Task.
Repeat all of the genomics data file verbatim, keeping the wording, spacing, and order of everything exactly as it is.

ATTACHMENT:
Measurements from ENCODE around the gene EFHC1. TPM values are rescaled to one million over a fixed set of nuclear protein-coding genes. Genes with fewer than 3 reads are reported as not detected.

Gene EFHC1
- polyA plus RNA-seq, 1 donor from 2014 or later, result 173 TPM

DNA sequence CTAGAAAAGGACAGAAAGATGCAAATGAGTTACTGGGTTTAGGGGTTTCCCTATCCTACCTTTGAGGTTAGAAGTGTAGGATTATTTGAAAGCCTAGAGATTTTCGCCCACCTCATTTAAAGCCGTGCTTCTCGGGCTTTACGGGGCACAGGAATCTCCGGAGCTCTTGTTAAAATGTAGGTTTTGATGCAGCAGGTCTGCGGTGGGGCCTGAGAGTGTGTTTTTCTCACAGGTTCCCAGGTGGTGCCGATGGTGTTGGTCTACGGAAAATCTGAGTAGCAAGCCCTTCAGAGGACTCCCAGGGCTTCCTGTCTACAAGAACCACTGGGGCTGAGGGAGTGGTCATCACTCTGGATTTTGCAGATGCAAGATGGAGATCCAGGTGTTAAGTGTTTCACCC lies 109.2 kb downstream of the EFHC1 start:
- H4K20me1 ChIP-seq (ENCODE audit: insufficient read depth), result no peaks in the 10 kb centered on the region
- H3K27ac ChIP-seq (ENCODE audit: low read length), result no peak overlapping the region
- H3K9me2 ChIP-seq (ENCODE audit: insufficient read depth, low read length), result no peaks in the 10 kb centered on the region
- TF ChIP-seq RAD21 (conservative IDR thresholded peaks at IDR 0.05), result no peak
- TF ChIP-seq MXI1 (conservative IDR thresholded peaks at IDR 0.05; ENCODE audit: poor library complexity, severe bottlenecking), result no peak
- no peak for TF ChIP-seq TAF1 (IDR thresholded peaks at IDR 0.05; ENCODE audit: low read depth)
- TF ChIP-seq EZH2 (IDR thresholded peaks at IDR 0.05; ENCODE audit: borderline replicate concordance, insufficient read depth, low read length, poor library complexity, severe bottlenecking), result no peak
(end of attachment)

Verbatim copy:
Measurements from ENCODE around the gene EFHC1. TPM values are rescaled to one million over a fixed set of nuclear protein-coding genes. Genes with fewer than 3 reads are reported as not detected.

Gene EFHC1
- polyA plus RNA-seq, 1 donor from 2014 or later, result 173 TPM

DNA sequence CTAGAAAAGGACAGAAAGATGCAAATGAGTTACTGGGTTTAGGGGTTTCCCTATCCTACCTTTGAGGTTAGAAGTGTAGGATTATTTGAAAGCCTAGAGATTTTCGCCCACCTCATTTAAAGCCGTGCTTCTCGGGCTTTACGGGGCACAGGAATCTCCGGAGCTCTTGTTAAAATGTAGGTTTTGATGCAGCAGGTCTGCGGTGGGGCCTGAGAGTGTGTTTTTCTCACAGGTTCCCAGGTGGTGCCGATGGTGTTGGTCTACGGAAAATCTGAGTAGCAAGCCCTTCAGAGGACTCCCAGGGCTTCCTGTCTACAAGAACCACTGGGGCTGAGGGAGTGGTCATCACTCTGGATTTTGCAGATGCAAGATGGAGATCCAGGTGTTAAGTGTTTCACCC lies 109.2 kb downstream of the EFHC1 start:
- H4K20me1 ChIP-seq (ENCODE audit: insufficient read depth), result no peaks in the 10 kb centered on the region
- H3K27ac ChIP-seq (ENCODE audit: low read length), result no peak overlapping the region
- H3K9me2 ChIP-seq (ENCODE audit: insufficient read depth, low read length), result no peaks in the 10 kb centered on the region
- TF ChIP-seq RAD21 (conservative IDR thresholded peaks at IDR 0.05), result no peak
- TF ChIP-seq MXI1 (conservative IDR thresholded peaks at IDR 0.05; ENCODE audit: poor library complexity, severe bottlenecking), result no peak
- no peak for TF ChIP-seq TAF1 (IDR thresholded peaks at IDR 0.05; ENCODE audit: low read depth)
- TF ChIP-seq EZH2 (IDR thresholded peaks at IDR 0.05; ENCODE audit: borderline replicate concordance, insufficient read depth, low read length, poor library complexity, severe bottlenecking), result no peak